Test helps schools assess students' language needs
LAFAYETTE, Ind. (AP) — Kindergartner Enrique Medieta was busy running his fingers along a world map rug in a Glen Acres Elementary classroom as his English teacher, Marge Hemmer, smiled at him. He was sitting on the part of the rug where Indiana is located. She was on South America.
"Enrique, escucho!" Hemmer said, knowing it would be silly to tell him "listen" in English. The boy's family moved from Mexico to Lafayette two weeks ago.
He's one of 1,900 local students being evaluated in English proficiency this month.
The evaluations are through a statewide test called LAS Links. The exam is required for any student whose parent indicates on a survey that a language other than English is spoken in their home.
Enrique's spot on the map was a coincidence to Hemmer, but his presence in her class is not unusual. The non-English-speaking population has grown and is growing in Greater Lafayette and across the country.
The children of that population are integrated into local classrooms and are expected to learn English rapidly.
Gabby Salazar, an aide at Glen Acres, said no matter how much in-school instruction is offered, it's a difficult transition for students to make when their families typically don't speak English in the home.
"Especially for the younger ones. They hear their classes in English and have to translate in their heads," Salazar told the Journal & Courier (http://on.jconline.com/XOm1xb ). "The teachers think 'Oh, there's something wrong with this kid,' but he just takes longer because he's processing."
The LAS Links test assesses K-12 students on listening, speaking, reading and writing. Grade levels determine how the five versions of the test are administered.
Every year, the test results determine students' level of English proficiency on a scale of 1 to 5. A score of 5, or "fluent," has to be achieved for two consecutive years in order to test out of English-language programming.
A common objection to the test is how early it is administered. Other state-mandated standardized tests, such as ISTEP, don't begin until the third grade.
"Most kindergartners are learning the language and attending a formal school setting for the first time, but the test asks them to read and write on their own," said Brenda Ward, Lafayette School Corp.'s English-language learner coach. "Most English-speaking students that young can't even do that."
But testing does indicate strengths and weaknesses, which is useful to teachers.
"If you see that they are strong in speaking but not reading, the teacher knows that they need to work on the student's reading skills through speaking," Ward said.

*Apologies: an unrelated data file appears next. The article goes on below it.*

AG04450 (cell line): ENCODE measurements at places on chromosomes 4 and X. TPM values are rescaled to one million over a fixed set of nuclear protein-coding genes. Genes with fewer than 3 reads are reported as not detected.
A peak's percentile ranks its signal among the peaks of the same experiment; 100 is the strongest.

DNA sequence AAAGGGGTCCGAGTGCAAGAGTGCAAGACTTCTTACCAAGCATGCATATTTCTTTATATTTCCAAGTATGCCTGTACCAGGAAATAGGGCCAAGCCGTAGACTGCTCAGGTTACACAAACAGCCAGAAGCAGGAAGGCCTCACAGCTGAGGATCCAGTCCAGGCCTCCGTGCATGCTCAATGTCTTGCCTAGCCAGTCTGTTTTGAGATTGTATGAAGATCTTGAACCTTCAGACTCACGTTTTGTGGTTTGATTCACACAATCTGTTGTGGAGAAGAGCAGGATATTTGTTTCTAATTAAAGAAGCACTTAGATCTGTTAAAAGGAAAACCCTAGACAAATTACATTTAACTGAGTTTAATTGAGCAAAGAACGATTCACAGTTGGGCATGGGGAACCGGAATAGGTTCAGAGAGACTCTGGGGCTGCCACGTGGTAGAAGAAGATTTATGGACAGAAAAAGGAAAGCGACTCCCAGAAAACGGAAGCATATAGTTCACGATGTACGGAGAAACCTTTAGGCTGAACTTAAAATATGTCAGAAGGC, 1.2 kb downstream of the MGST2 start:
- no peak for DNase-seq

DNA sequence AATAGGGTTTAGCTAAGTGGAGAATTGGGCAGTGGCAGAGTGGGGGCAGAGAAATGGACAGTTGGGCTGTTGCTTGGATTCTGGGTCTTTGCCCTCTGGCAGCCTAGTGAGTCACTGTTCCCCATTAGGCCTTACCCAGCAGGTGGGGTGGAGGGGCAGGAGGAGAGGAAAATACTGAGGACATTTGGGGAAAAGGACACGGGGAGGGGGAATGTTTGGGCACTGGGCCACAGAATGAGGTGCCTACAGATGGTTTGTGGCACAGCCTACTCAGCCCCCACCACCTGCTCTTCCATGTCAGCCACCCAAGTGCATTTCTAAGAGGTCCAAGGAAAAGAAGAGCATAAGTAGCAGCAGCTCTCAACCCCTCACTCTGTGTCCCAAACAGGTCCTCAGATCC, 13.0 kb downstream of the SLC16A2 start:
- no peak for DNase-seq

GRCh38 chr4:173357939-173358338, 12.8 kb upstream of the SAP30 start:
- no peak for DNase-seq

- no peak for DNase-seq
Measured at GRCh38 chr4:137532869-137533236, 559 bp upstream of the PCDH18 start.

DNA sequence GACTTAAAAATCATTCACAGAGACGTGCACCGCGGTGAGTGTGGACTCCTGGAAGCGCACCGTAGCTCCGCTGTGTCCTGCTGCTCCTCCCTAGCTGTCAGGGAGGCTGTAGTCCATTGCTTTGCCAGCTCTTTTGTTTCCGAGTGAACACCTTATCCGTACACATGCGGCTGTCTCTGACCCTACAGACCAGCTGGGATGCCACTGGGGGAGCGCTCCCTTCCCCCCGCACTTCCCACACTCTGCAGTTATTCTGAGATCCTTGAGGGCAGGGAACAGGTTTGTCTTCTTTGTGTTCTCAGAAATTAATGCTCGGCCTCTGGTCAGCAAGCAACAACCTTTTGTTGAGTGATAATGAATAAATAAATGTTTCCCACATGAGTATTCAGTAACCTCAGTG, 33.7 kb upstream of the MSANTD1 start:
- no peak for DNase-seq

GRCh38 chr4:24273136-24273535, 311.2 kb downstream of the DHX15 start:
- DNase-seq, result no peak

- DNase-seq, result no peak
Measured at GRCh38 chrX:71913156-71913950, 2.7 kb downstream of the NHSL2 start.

With a 12.1 percent Hispanic or Latino population, the dominant alternative language in Greater Lafayette is Spanish.
In Lafayette School Corp., Ward said only five or six other languages are spoken. In West Lafayette and Tippecanoe County schools, there is more variety.
John Maylath, Tippecanoe School Corp.'s English learning coordinator, credits Purdue for the diversity. More than 50 countries are represented in the district.
"When international students come for graduate programs, they often bring their families," Maylath said. "Their children are enrolled in our schools for the period of time they're here."
Although diversity is an asset in many ways, it can limit the effectiveness of English programs. Brenda Sadeghi, an English-language teacher in West Lafayette schools, teaches students from Korea, China, Japan and Puerto Rico all in one class.
"It's challenging to meet the individual needs of every student because they vary so much in language background and English level," Sadeghi said. "You have to vary the types of lessons you offer so you can meet the students at their level."
Due to the No Child Left Behind Act of 2001, all school corporations receive money from the Indiana Department of Education to provide English-language instruction. They hire English teachers, aides and tutors to provide language help.
This year, Lafayette schools hired one additional English aide for every school.
At the elementary level, most programs are considered "pull-out." Students are removed from the classroom during English and extracurricular periods to work on reading, writing, listening and speaking skills in small groups.
As the students age, programs are more "push-in" focused — aides filter into regular classrooms to help language-learners as needed. At the high school level, students typically take an "English as a native language" class.
As with any program, the schools wish they had more funding to update curriculum and add staff.
Last year, every Indiana school was allotted $127.29 per limited-English student.
House Republicans proposed a two-year state budget that would increase funding for English learners by $5 million, raising the per-student allotment to $200.
The House Democratic counterproposal seeks a $10 million increase. It would guarantee $300 per English learner to every Indiana school over the biennium.
"It has been proven that if you work with our Hispanic students that may not speak English at home, but immerse them in English in the schools, they do very well on the ISTEP and other tests," state Rep. Sheila Klinker, D-Lafayette, said.
Ward, the Lafayette schools English coach, said more money would mean more personnel, and therefore more improvement.
"If we had the ability to give students background and language instruction on what they should expect before they go into regular lessons, that would make the most difference," Ward said.
"It's a lot of work, but a lot of bang for your buck."
Information from: Journal and Courier, http://www.jconline.com
This is an AP Member Exchange shared by the Journal & Courier.
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